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Canadian PM Justin Trudeau traces Singaporean roots, says, “I wouldn’t exist if it weren’t for multiculturalism”

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Justin Trudeau, Canada’s popular Prime Minister, is in Singapore this week to attend the 33rd Association of South-east Asian Nations (ASEAN) Summit. On Thursday, November 15, Trudeau paid a visit to Fort Canning and took photos with the memorial plaque of  Esther Farquhar Bernard, his great-great-great-great-grandmother. Bernard was the daughter of William Farquhar, the First British Resident, and Commandant of Singapore, and his French-Malaysian wife, Antoinette Clement.

Saying in front of TV cameras, “I never actually take selfies. Everyone else takes selfies, I don’t take selfies,” the Canadian Prime Minister crouched in front of the plaque and took pictures of himself with the plaque, to send to his family.

Trudeau later remarked, “It was a very touching moment to see the history of my family, to appreciate all the crisscrossing, weaving links that make up each of our stories.”

According to the National Parks Board, which posted about Trudeau’s visit, “Mrs. Bernard’s plaque, which can be found along the walls of Canning Green, is one of some 400 tombstones of people who had lived in the area during the 19th century.”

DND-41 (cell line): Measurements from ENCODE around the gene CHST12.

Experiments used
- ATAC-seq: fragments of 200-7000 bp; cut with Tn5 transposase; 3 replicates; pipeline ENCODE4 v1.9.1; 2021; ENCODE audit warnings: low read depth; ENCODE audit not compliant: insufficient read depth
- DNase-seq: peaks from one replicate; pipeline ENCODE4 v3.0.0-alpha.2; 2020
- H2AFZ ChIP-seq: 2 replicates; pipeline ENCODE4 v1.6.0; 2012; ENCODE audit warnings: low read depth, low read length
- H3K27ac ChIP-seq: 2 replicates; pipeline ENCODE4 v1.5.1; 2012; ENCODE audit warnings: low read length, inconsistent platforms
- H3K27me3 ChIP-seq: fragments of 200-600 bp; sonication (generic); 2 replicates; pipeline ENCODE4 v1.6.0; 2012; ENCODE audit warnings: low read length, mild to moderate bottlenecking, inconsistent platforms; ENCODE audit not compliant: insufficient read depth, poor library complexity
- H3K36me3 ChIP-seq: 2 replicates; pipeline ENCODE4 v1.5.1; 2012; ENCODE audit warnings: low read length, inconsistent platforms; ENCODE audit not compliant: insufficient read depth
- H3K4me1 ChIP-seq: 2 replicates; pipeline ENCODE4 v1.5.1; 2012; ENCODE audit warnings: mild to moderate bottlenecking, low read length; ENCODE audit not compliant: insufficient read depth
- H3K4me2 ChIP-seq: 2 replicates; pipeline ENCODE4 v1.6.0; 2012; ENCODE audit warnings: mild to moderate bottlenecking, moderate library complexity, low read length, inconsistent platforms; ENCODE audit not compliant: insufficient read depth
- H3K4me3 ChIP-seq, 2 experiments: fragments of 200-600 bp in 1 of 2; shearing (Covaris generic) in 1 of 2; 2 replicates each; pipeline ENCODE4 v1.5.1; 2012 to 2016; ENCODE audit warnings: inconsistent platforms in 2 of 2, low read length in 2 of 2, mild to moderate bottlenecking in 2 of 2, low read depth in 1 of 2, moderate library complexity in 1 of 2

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One of the grandsons of Bernard moved to Canada, and a few generations later, Mr. Trudeau emerged. It was his mother, Margaret Trudeau, who revealed the family’s Singaporean ancestry on a TV show in Canada in 2008. She traveled to Singapore to learn more about the connection with Bernard and Farquhar.

Trudeau told this story at a dialogue in NUS’ University Cultural Centre, called “Canada and Asia in a Changing World.” Furthermore, he made the case for multiculturalism, saying, “I wouldn’t exist if it weren’t for multiculturalism.”

The moderator of the town hall, BBC World News Presenter Sharanjit Leyl, asked Trudeau who was emerging as victorious on the debate on populism and multiculturalism.

Trudeau said, “You can either reflect that anxiety back to people and amplify it to a certain extent, and play up the politics of fear, of anxiety, of division, of negativity. Or you can do what we’ve chosen to do, which is to say, ‘Yes, this is a challenge but it’s a challenge we can overcome together. Here are the complex answers to complex questions’.”

He also explained what Canada’s government has done to address inequality and division, adding, “It’s always been easier to divide in politics than to bring people together. But it’s really hard to govern responsibly once you’ve created wedges within the population — once you’ve turned people against one another and made them more fearful.”

In one lighter moment during the dialogue, one audience member told Trudeau how good-looking he is. He answered, “It’s the Singaporean blood. Gives me high cheekbones and I tan dark.”

Read also: Mahathir, US VP Pence, other leaders at ASEAN take Aung San Suu Kyi to task over Rohingya crisis

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